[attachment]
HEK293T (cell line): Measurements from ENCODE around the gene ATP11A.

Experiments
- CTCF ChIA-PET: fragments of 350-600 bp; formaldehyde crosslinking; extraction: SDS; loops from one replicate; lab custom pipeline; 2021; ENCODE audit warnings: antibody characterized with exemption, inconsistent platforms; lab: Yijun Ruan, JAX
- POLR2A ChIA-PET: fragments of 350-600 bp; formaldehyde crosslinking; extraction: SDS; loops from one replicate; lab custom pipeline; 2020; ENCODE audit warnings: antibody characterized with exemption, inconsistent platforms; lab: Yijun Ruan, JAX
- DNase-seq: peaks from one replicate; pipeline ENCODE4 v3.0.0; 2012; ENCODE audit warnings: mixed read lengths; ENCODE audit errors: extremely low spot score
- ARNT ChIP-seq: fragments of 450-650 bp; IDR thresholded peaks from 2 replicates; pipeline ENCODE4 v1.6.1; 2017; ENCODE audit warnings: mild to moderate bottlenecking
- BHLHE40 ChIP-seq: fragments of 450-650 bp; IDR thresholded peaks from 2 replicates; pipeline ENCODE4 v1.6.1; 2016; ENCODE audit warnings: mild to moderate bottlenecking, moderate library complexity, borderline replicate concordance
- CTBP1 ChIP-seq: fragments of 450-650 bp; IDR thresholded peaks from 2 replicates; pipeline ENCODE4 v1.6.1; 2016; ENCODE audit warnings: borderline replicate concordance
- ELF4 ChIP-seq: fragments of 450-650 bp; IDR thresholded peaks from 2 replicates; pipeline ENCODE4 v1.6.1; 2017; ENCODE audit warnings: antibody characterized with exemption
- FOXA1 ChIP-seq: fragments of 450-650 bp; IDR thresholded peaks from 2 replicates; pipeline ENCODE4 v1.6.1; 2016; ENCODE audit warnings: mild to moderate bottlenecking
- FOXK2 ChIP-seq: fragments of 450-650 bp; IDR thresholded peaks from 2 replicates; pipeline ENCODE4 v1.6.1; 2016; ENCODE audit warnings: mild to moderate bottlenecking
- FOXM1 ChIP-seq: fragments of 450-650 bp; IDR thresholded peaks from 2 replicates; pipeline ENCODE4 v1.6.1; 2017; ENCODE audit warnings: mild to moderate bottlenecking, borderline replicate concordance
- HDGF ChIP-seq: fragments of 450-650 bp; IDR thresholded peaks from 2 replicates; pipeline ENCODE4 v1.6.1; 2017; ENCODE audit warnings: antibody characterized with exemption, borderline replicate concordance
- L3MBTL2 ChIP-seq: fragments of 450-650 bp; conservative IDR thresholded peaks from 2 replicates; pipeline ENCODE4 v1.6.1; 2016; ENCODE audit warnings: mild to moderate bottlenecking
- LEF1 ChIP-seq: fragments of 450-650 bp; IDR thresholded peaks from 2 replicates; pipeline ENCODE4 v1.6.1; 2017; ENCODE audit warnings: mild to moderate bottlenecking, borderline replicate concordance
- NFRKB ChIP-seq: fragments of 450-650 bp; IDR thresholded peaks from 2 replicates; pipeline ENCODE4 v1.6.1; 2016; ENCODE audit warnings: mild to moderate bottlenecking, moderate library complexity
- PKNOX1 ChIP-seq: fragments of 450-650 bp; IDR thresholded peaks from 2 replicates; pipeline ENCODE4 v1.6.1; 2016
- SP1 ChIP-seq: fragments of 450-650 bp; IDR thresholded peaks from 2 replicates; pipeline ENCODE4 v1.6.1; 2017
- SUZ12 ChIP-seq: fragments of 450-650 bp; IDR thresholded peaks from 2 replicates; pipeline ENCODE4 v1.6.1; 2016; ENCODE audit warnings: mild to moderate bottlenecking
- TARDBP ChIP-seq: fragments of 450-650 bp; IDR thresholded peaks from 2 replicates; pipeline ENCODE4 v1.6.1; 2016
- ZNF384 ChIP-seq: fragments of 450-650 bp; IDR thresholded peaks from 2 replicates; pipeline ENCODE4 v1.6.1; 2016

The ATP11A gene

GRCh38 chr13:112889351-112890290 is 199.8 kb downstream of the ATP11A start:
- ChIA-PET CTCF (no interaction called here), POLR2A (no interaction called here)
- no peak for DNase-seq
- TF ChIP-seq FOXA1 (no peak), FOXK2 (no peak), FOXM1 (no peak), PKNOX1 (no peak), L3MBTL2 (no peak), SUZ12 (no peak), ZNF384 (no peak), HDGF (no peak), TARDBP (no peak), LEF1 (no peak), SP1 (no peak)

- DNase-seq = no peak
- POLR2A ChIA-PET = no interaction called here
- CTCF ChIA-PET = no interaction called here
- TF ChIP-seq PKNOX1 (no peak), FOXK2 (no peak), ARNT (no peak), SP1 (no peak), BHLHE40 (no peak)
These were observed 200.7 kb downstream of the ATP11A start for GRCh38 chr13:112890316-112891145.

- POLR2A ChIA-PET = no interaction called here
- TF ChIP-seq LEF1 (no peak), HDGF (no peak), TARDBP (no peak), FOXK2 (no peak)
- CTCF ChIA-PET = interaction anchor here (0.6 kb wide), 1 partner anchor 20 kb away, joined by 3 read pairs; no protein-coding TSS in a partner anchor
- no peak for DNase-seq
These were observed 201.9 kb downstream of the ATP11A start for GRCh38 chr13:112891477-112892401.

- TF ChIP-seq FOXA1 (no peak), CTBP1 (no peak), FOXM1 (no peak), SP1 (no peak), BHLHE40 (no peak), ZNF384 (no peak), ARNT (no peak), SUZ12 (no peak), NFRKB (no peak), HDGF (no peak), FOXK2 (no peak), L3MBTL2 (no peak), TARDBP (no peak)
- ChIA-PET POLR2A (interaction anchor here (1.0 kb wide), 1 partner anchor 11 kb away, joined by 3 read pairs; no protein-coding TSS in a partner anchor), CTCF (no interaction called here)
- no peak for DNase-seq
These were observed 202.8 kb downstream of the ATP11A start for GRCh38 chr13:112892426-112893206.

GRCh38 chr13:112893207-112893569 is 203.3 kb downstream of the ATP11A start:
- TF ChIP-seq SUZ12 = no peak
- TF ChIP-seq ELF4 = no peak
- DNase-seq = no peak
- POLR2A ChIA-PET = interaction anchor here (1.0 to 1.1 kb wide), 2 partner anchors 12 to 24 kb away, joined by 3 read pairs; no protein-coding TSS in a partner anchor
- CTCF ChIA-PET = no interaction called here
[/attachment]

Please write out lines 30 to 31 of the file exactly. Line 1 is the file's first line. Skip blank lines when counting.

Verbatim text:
- TF ChIP-seq PKNOX1 (no peak), FOXK2 (no peak), ARNT (no peak), SP1 (no peak), BHLHE40 (no peak)
These were observed 200.7 kb downstream of the ATP11A start for GRCh38 chr13:112890316-112891145.